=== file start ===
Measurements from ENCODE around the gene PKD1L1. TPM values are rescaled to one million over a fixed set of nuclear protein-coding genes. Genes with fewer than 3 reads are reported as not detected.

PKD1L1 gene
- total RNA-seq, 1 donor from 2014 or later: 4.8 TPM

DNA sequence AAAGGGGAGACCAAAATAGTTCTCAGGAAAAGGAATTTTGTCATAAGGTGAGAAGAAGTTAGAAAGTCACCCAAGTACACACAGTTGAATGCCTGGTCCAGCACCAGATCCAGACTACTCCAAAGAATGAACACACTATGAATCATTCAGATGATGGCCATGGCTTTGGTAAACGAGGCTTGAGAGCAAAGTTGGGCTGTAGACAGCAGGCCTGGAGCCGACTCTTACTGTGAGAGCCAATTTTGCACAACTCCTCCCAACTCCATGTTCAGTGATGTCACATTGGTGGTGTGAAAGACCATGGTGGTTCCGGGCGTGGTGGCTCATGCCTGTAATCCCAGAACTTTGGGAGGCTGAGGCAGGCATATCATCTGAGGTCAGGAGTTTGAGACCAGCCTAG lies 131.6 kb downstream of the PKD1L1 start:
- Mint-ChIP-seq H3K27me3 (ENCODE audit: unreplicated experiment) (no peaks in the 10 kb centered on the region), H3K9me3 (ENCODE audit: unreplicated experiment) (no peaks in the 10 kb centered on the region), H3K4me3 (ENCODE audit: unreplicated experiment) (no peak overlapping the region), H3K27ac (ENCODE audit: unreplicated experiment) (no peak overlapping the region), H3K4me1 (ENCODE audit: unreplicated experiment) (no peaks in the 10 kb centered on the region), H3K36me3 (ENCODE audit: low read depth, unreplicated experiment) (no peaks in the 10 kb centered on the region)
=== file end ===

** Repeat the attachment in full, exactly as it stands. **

Measurements from ENCODE around the gene PKD1L1. TPM values are rescaled to one million over a fixed set of nuclear protein-coding genes. Genes with fewer than 3 reads are reported as not detected.

PKD1L1 gene
- total RNA-seq, 1 donor from 2014 or later: 4.8 TPM

DNA sequence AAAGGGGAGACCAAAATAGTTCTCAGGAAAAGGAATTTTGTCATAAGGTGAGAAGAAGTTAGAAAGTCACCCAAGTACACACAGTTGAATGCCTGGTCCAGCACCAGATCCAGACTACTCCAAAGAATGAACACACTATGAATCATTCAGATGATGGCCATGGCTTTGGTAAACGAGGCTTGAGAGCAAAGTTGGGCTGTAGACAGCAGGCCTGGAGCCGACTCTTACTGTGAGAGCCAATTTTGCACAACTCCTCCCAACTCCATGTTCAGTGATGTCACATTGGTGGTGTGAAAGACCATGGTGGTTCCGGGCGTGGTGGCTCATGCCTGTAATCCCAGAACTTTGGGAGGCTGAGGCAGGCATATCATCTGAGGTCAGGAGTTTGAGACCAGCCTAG lies 131.6 kb downstream of the PKD1L1 start:
- Mint-ChIP-seq H3K27me3 (ENCODE audit: unreplicated experiment) (no peaks in the 10 kb centered on the region), H3K9me3 (ENCODE audit: unreplicated experiment) (no peaks in the 10 kb centered on the region), H3K4me3 (ENCODE audit: unreplicated experiment) (no peak overlapping the region), H3K27ac (ENCODE audit: unreplicated experiment) (no peak overlapping the region), H3K4me1 (ENCODE audit: unreplicated experiment) (no peaks in the 10 kb centered on the region), H3K36me3 (ENCODE audit: low read depth, unreplicated experiment) (no peaks in the 10 kb centered on the region)